• Big wins generally led to lavish spending and debt
  • 55% reported negative effects of winning, such as legal problems
  • Most said major friendships ended post-lottery

This suggests the happiness from winning the lottery is fleeting. The initial rush wears off quickly. Furthermore, it can complicate life via added stress, guilt, reckless spending and damaged relationships.

Do people still play Powerball when the jackpot is small?

Interest and ticket sales for Powerball spike when the jackpot grows over $100 million, and especially above $500 million. For example, roughly 190 million tickets were sold for a record $1.6 billion jackpot in January 2016.

But Powerball sales are still robust when the jackpot is smaller:

Jackpot Size Tickets Sold
$20 million 8 million
$50 million 11 million
$100 million 15 million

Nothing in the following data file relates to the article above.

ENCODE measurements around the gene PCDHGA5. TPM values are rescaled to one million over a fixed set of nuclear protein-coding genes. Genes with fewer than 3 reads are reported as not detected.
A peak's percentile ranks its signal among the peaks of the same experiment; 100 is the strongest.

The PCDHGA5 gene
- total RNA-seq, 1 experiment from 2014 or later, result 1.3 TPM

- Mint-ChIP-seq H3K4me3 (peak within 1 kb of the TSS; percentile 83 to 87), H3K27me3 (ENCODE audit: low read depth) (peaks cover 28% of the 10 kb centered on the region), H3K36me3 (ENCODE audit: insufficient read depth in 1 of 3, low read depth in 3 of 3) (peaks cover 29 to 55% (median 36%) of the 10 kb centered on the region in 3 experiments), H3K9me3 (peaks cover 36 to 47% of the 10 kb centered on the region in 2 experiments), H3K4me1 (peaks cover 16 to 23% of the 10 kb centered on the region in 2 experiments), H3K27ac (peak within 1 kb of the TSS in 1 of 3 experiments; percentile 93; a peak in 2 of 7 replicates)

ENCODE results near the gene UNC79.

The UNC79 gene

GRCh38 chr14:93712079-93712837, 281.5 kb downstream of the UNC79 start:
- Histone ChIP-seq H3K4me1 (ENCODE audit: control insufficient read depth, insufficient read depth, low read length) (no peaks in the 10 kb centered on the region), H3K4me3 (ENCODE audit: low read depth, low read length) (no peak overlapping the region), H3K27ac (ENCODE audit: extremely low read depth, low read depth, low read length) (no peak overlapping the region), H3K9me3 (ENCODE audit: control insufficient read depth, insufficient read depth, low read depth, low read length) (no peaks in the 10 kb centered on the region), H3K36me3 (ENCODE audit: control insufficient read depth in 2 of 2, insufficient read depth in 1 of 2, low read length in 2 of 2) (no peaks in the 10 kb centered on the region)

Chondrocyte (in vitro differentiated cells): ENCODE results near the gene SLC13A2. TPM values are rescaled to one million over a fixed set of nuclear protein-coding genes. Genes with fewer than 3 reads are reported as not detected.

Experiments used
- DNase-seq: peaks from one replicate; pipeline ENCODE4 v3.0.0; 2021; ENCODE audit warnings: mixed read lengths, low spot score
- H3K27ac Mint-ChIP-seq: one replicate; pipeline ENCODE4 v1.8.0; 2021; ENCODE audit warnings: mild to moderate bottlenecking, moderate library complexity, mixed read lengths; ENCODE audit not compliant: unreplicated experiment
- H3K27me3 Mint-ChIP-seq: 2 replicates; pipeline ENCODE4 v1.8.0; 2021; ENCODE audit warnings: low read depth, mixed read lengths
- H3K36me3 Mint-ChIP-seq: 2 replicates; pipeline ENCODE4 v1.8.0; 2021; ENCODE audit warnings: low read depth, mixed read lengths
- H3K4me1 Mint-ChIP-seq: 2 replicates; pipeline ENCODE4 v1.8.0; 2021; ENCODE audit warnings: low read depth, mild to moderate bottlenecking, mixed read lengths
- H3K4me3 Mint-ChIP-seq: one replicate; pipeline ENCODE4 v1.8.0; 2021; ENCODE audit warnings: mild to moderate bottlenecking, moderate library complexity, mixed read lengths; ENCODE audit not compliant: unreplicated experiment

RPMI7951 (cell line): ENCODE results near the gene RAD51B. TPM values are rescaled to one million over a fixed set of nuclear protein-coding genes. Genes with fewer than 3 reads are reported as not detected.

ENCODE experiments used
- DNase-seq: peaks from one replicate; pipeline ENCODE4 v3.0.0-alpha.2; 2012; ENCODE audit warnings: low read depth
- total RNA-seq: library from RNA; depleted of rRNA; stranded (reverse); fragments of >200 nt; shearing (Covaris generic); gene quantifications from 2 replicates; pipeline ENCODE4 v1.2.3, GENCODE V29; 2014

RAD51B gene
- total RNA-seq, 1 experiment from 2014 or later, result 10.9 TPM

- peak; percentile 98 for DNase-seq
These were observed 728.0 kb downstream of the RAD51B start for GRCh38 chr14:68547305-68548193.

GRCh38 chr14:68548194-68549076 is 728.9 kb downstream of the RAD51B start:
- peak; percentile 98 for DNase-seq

$200 million 28 million

While a tiny $20 million jackpot generates minimal buzz, ticket volumes are still significant. This suggests many players are focused on the lower tier prizes.

Where does the money from Powerball sales go?

In 2020, total Powerball ticket sales in the U.S. were $3.36 billion. This money was distributed as follows:

Share Amount
Prizes $1.86 billion
Retailer Commissions $264 million
Operating Expenses $253 million
Transfers to Good Causes $989 million

The bulk of money (48%) from Powerball sales goes back into prize funds. A further 29% funds government programs and projects in each participating state. This includes education, pensions, cultural programs and everything in between.